N.Korea reportedly rules out more tests
BEIJING, (AFP) - US Secretary
of State Condoleezza Rice headed to Russia on Saturday for more talks on
North Korea after the secretive communist state reportedly said it would
not conduct another nuclear test.
With Rice on a whistle-stop tour to rally regional support for the
new UN sanctions on Pyongyang, North Korean leader Kim Jong-Il told a
delegation from his main ally China that no more atom bomb tests were on
South Korea's Yonhap news agency quoted diplomatic sources saying
that Kim had told Chinese envoy Tang Jiaxuan, who visited Beijing on
Thursday, of the decision.
Kim told Tang that North Korea has "no plan for an additional nuclear
test," the source said. A South Korean newspaper meanwhile said that Kim
had apologised for the first one.
The international community has been in an uproar since North Korea
announced it tested an atomic weapon for the first time on October 9,
despite years of diplomatic efforts aimed at getting Pyongyang to give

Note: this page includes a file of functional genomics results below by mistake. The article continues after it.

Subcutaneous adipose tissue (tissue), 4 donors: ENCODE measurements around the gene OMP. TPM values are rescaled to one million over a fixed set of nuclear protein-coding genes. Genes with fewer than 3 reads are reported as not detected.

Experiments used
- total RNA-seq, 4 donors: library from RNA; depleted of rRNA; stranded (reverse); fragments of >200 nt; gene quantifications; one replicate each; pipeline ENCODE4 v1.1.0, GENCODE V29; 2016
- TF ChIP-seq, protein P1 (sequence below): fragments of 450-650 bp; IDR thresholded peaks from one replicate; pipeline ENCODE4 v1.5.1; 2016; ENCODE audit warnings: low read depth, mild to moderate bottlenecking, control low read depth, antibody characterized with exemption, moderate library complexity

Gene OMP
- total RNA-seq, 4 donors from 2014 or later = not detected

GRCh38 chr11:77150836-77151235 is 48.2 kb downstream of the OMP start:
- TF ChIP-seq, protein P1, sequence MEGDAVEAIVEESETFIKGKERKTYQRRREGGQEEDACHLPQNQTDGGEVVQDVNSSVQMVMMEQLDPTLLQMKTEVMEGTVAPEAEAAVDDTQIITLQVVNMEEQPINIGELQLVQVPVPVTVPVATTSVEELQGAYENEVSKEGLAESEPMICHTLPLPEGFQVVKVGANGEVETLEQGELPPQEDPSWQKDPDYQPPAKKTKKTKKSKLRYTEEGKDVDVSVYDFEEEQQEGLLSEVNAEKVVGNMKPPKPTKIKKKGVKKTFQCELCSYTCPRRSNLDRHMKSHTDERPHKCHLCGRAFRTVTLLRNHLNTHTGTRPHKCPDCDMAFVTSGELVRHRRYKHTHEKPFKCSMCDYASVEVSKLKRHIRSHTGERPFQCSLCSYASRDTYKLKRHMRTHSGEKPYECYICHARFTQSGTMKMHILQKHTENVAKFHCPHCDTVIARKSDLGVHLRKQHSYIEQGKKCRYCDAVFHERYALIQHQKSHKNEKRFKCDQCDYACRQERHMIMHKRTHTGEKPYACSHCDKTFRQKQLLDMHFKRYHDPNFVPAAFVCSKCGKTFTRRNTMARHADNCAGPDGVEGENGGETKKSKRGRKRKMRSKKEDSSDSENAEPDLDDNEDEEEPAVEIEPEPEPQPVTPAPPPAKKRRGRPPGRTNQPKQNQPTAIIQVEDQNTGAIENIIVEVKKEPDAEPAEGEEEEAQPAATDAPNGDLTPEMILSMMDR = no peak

up its nuclear programme.
The UN Security Council imposed sanctions on the regime, and Rice has
so far visited Japan, South Korea and China for talks on how to
implement the sanctions, which include international inspections of
North Korean cargo.
The United States says it wants to prevent the North, part of US
President George W. Bush's "axis of evil," from transferring weapons of
mass destruction and nuclear know-how to groups and governments hostile
to the United States.
A US defence official said Friday that a merchant ship from North
Korea carrying "cargo of a contraband-type nature" in defiance of the
sanctions was currently at sea, but declined to give further details.
"We believe it is carrying stuff that it shouldn't be carrying," he
said. Rice has been urging nations to vigorously enforce the sanctions
and take a hard line on Pyongyang.
But Tang, who met Rice in the Chinese capital on Friday, urged
Washington to take a more "flexible" attitude to the North Korean
"This is in the interests of all sides," China's state Xinhua news
agency quoted him saying.
China, the main provider of food and aid to impoverished North Korea,
got the Security Council to scale down the original US proposals for the
sanctions and has resisted taking a hard line on the cargo inspections.
But Rice, who also met Chinese President Hu Jintao in Beijing, said
China was committed to strong enforcement of the sanctions, including
preventing illicit materials from crossing the long border with North
"The Chinese made the point to us that they are scrupulous about that
land border and intend to be scrupulous about that land border," Rice
told reporters accompanying her on the trip.